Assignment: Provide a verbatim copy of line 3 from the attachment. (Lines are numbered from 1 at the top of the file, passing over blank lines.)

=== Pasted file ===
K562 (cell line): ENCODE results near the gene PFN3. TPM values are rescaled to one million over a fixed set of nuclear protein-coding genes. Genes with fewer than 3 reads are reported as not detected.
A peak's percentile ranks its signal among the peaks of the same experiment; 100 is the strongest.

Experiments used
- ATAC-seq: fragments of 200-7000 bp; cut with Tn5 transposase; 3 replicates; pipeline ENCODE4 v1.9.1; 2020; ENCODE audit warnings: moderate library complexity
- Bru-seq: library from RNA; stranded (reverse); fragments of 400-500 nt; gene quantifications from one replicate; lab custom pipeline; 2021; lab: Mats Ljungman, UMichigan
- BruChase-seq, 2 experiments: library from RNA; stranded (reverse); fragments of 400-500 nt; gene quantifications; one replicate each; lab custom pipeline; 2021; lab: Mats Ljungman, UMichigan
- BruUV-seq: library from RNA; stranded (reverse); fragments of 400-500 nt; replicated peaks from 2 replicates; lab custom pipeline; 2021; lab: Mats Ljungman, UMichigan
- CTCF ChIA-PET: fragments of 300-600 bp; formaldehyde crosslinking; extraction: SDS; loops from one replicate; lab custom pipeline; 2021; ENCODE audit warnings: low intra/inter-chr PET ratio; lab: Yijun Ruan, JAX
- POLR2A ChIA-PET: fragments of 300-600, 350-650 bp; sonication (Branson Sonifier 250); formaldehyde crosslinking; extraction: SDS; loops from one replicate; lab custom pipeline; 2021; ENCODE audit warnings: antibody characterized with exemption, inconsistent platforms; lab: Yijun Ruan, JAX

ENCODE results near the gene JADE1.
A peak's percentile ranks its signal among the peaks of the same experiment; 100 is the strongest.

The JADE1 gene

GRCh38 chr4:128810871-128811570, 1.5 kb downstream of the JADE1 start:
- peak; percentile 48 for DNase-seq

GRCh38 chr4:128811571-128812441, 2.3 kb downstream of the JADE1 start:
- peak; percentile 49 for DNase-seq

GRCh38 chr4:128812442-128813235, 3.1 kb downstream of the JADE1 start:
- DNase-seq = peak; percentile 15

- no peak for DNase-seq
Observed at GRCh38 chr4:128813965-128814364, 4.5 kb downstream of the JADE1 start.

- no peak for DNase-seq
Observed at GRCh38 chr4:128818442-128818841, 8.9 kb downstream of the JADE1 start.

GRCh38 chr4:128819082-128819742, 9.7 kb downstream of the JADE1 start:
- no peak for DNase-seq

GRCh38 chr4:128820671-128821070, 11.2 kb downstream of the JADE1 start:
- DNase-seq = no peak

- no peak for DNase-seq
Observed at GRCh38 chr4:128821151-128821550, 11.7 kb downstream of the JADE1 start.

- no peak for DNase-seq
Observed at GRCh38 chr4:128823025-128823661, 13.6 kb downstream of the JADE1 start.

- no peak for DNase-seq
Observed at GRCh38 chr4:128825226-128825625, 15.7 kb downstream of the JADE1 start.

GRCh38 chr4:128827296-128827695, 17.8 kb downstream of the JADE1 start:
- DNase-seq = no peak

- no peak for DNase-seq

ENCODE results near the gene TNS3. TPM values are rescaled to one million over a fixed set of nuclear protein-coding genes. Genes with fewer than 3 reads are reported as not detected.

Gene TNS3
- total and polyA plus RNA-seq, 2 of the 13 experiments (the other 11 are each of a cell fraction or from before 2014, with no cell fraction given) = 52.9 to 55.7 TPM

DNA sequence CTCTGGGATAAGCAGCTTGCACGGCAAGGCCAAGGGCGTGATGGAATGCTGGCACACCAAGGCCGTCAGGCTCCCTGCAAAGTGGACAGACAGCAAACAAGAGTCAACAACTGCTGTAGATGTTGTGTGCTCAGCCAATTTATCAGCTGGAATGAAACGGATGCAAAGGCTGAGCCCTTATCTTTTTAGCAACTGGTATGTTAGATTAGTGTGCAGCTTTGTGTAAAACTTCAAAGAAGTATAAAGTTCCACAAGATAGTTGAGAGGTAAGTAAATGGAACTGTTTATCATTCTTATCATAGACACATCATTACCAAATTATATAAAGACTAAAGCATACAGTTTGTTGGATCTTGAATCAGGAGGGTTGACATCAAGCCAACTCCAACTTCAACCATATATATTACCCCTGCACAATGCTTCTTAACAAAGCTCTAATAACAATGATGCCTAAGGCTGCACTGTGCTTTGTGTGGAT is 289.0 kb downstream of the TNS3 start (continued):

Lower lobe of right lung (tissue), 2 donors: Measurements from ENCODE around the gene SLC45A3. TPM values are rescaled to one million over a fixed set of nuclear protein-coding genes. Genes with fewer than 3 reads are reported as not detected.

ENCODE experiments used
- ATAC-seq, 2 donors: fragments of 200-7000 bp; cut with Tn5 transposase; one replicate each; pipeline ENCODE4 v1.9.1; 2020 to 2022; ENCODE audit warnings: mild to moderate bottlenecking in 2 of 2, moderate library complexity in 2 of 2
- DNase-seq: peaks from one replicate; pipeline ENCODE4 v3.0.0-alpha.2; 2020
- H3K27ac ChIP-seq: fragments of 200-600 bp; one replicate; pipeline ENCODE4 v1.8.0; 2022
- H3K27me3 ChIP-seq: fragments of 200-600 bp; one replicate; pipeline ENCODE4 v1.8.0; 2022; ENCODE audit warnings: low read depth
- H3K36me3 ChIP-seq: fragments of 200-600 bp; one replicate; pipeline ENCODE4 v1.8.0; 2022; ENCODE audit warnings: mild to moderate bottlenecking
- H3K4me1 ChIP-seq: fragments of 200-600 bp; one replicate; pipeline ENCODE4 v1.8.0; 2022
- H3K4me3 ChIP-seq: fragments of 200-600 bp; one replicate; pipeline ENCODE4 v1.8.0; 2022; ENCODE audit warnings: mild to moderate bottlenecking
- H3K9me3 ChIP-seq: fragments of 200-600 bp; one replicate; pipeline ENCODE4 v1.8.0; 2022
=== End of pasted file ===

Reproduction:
Experiments used